Mayo Clinic's total net income last year was $395.4 million, according to a news release. That's a 35 percent drop compared with earnings of $610 million in 2011.
However, leaders at the Rochester-based nonprofit health care provider are happy with their 2012 figures as it added more employees and patients.
The clinic also maintained an operating margin of 4.5 percent, which “aligns with the clinic’s long-term objectives," according to the financial report.
Mayo's annual revenue grew 6.3 percent to $8.8 billion last year, but operating expenses climbed more than 9 percent.
"For nearly 150 years, our employees have done everything possible to provide our patients with safer, better and more efficient health care," John Noseworthy, Mayo Clinic president and CEO, said in a statement. "Even in a challenging environment, our employees continue to deliver by putting patients first."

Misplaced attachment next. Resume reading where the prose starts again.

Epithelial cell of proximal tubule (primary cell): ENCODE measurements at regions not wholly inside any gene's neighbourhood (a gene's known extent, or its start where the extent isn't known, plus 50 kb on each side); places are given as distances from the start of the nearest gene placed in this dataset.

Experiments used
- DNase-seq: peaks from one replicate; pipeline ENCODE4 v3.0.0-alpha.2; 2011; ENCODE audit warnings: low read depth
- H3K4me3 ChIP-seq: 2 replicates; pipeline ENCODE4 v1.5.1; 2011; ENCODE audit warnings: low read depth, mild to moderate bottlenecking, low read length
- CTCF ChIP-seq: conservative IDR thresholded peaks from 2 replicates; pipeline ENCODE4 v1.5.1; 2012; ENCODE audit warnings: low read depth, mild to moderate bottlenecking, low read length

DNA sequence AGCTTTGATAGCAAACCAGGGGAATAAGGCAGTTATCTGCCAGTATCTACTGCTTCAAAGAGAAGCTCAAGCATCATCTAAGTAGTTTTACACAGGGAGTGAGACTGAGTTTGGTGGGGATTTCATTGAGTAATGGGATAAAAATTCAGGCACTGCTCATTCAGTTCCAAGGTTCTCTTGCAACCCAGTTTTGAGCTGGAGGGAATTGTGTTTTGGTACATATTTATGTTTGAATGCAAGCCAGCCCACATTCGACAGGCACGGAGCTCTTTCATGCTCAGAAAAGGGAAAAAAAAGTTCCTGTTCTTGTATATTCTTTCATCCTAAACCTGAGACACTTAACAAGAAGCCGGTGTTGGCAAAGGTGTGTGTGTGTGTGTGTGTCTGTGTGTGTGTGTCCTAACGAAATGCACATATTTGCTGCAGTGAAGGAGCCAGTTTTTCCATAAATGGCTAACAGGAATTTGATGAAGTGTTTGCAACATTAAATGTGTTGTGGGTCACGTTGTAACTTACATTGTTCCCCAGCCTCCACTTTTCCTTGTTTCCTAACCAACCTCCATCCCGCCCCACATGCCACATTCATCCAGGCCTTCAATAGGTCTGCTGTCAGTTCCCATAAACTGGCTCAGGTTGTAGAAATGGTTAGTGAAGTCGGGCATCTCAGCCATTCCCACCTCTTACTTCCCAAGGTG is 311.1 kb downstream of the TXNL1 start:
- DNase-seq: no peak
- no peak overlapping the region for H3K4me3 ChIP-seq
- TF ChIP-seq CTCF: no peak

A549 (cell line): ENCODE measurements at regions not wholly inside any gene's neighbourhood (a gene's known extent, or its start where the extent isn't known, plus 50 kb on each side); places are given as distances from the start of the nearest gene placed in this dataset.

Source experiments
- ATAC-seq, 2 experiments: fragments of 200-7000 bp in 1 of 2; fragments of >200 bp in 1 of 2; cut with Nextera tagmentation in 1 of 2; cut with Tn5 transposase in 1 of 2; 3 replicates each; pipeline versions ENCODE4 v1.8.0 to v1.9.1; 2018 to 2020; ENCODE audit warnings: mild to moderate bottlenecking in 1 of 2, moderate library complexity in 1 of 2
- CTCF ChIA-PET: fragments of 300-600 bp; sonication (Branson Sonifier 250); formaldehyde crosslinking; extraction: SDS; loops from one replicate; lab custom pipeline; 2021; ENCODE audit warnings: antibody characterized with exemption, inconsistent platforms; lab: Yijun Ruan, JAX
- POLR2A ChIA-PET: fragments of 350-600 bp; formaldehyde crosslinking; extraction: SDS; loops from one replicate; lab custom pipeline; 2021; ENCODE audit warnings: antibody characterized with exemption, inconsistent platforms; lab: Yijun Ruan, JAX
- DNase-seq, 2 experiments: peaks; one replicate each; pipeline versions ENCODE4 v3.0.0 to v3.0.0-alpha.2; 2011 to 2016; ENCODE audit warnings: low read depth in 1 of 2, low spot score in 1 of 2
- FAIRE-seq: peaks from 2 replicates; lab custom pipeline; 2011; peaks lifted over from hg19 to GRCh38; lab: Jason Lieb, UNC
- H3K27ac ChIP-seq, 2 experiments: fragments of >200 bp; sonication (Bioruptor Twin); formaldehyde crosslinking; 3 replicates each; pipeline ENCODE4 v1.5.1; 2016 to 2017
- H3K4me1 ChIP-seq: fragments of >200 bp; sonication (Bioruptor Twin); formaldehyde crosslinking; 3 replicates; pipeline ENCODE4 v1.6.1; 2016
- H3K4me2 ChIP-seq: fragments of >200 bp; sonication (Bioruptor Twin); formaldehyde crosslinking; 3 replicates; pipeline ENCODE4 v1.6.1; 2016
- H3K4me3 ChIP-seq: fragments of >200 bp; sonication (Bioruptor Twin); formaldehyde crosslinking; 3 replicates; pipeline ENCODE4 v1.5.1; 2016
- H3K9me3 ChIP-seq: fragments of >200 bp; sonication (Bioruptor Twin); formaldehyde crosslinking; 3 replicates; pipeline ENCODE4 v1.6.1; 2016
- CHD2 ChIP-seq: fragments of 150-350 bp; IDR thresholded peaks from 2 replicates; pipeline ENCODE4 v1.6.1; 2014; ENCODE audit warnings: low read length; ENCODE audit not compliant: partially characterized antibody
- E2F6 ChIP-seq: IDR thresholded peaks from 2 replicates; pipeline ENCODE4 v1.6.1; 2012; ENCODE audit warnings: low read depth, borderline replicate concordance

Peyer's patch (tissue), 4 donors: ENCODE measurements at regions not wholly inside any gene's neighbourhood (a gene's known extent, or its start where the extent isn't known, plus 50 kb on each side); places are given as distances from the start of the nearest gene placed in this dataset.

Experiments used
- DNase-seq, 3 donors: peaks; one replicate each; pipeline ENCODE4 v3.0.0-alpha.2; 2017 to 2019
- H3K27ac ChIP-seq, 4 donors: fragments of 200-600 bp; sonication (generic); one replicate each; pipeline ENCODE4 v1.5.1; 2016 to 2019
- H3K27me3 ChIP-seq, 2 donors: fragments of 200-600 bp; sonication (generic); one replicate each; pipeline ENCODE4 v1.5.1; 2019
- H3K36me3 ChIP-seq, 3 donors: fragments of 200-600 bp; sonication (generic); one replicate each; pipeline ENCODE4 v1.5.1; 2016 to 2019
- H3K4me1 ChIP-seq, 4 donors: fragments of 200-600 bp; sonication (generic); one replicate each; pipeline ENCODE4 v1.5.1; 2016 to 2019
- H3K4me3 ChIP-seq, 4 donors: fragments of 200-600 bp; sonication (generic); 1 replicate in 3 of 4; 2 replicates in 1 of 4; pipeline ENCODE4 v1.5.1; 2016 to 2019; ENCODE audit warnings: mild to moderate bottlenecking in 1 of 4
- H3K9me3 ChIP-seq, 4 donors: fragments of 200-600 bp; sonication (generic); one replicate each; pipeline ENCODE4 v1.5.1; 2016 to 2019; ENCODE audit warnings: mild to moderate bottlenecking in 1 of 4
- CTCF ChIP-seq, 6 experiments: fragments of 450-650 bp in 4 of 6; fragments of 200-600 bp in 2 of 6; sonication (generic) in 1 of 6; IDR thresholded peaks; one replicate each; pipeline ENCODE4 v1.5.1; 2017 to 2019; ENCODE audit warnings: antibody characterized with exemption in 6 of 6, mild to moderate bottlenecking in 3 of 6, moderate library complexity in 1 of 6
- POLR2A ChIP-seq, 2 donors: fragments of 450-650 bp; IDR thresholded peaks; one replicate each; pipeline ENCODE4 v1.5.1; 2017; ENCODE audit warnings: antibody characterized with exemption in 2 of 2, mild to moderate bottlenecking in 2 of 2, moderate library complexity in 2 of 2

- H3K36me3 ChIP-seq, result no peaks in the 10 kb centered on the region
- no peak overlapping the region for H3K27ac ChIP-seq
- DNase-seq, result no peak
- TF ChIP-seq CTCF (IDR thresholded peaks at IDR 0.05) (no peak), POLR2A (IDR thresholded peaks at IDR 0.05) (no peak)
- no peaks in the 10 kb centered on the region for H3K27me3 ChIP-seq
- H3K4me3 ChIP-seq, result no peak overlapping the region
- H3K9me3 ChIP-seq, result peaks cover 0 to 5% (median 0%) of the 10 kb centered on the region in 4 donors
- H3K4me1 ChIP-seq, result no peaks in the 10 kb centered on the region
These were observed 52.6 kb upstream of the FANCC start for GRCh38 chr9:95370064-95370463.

Noseworthy also outlined some of the challenges facing the health care industry, including aging demographics, chronic illness and uncertainties related to health reform during a news conference Wednesday, the Business Journal reports.
Last week, the Star Tribune said ratings agency Standard & Poor retained its AA rating for Mayo’s long-term debt, but lowered the clinic's outlook.
Mayo is seeking $585 million from the state to transform Rochester into a Destination Medical Center. In exchange, the clinic vows to invest $3.5 billion over the next 20 years.
The Post Bulletin says lawmakers made several changes to Mayo's proposal on Tuesday.